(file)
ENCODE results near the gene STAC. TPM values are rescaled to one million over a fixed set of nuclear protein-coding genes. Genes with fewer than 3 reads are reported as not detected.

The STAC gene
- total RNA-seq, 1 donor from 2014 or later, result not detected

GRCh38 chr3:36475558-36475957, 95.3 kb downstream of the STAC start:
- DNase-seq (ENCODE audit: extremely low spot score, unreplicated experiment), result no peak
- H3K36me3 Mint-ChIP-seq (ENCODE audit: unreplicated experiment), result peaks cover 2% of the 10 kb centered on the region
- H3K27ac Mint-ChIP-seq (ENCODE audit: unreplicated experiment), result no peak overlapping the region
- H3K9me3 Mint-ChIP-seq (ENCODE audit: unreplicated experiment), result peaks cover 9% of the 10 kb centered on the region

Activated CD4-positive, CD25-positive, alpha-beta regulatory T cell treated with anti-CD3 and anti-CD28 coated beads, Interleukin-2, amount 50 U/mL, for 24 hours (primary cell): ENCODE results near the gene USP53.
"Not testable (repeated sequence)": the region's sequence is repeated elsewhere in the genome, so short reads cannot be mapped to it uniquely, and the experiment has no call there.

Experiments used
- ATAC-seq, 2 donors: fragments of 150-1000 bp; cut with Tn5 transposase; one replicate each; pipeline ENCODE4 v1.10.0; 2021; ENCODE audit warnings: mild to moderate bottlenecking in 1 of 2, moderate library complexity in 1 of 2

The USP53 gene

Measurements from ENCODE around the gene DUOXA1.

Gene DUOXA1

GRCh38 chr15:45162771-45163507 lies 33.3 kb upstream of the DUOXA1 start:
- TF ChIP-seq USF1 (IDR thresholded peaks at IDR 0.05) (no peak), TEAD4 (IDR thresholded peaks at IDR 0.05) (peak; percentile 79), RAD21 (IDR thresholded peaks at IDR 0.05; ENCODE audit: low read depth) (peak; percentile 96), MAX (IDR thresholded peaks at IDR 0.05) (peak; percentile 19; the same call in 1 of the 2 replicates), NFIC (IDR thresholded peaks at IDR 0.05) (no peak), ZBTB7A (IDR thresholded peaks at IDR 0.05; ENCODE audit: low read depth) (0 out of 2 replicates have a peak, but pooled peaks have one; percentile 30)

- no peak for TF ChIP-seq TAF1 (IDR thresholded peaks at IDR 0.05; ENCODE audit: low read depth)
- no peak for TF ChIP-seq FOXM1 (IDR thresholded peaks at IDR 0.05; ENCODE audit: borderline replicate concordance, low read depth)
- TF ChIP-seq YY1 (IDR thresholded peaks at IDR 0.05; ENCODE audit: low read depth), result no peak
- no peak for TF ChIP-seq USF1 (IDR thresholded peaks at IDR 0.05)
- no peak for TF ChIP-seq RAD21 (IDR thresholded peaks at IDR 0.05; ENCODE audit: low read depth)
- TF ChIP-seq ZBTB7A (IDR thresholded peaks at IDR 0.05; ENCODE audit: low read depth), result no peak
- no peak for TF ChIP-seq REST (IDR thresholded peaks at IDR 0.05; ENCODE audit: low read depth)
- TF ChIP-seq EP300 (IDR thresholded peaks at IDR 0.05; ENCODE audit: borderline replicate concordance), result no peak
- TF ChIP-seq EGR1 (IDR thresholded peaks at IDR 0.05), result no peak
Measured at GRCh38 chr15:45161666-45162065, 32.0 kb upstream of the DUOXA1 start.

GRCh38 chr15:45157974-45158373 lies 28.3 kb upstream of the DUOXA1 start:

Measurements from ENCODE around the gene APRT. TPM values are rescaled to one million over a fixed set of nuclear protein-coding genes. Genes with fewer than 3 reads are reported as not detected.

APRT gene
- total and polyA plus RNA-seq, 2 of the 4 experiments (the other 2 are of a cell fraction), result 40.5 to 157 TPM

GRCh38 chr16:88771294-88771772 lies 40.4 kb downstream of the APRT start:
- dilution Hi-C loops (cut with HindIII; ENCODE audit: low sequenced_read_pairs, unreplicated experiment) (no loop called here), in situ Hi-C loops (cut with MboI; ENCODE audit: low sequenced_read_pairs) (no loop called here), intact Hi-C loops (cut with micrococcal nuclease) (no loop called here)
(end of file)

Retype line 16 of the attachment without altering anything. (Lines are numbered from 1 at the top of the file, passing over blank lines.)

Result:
GRCh38 chr15:45162771-45163507 lies 33.3 kb upstream of the DUOXA1 start: